I spent a whole lot of years, including part of the recent one, struggling with depression, hopelessness, and feelings of unworthiness. And probably a whole lot of other things that I am not going to take the time to list. Very, very few people had any clue what was going on inside me. It has stayed mostly hidden (or people have been polite enough not to say anything) behind a mask of professionalism, or what some call “faking it till you make it.”
Because of that, I am very attracted to titles like, Happy Every Day: Simple Effective Ways to Better Days, by Bryan Hutchinson. I got an email about it through a website I subscribe to, and thought, why not? It’s free, and all I have to do is leave a review.
Now, I’m not going to say that the book was anything super spectacular, or that it changed my life beyond belief. The chapters were short, very conversational, and he had some practical advice. Most are things that I have heard before.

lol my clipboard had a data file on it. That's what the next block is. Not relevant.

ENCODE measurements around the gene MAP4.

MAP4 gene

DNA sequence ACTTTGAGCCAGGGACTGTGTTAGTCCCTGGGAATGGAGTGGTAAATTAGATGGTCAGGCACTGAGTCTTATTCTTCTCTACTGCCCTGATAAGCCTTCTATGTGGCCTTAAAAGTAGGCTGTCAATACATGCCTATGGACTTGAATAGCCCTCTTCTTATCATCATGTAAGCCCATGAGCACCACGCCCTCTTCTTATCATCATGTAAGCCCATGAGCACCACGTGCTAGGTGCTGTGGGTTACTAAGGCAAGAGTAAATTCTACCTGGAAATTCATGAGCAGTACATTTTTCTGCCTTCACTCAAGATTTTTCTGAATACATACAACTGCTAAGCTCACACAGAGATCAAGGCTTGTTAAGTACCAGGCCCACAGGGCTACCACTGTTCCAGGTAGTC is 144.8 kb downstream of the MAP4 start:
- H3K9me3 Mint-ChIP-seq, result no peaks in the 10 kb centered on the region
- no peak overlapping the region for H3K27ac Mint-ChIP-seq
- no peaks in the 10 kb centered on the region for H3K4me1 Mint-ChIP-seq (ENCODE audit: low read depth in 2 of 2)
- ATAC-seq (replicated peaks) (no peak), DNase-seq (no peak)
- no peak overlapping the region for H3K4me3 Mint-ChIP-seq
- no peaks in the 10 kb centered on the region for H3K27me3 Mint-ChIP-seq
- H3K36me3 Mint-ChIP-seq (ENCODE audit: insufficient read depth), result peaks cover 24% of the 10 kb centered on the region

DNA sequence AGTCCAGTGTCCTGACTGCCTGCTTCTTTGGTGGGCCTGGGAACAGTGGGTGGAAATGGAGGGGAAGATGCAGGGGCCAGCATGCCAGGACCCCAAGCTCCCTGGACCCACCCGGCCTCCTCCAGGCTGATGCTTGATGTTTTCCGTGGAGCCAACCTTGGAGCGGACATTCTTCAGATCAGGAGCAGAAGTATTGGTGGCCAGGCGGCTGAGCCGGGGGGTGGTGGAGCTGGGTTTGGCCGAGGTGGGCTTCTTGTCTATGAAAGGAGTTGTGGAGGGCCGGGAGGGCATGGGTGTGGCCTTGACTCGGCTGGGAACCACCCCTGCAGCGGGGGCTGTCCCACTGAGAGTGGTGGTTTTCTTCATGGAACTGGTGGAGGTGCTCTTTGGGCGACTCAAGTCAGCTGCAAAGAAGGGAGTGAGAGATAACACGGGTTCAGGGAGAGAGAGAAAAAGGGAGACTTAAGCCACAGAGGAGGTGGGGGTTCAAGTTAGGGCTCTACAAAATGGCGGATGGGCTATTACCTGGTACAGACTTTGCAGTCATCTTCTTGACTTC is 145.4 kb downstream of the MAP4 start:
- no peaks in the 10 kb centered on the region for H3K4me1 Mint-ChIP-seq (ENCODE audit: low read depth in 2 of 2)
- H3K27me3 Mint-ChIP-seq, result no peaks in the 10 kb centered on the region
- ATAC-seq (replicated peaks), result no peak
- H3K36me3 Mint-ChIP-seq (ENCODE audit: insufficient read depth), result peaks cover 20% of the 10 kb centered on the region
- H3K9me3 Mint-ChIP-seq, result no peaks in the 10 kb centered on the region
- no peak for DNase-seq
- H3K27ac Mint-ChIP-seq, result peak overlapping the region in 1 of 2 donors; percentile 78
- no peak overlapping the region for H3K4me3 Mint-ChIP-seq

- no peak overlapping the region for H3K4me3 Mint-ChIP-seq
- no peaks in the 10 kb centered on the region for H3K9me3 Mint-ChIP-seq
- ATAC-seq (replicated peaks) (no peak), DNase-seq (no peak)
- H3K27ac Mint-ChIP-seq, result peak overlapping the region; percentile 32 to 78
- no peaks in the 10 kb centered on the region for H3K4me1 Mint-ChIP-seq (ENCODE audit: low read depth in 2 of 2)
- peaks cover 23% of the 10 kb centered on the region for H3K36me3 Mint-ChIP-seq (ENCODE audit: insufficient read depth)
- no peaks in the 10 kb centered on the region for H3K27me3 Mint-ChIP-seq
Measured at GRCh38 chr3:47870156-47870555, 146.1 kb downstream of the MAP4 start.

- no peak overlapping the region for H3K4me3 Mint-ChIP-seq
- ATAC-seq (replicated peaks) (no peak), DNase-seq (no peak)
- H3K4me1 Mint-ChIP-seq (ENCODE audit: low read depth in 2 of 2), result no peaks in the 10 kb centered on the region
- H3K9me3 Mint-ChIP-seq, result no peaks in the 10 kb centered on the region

And that’s it.
How many times have I gone to people and asked for advice? And nothing changed after?
Too many to count.
I never put their good advice into practice. That is one thing I realized on reading this book. I get to choose my attitude and what I let have a place in my mind. Part of changing what goes on up there is choosing actions that back it up. And I am simply talking about choosing to be happy, not about joy. That runs so much deeper and comes from another place altogether. That being said, here are a few of my favorite suggestions:
Find something that makes you laugh, and just laugh.
Look for the good things.
Take time to be thankful, and journal those things.
Even if it is only a couple moments, spend time doing something that makes you smile.
I am by no means trivializing depression or anything. I’m just saying a part of mine was allowing myself to run all the horrible thoughts and feelings over and over in my brain. I gave them free reign, and they took it. As a result, I’ve missed out on some pretty great things in life, like healthy relationships with awesome people.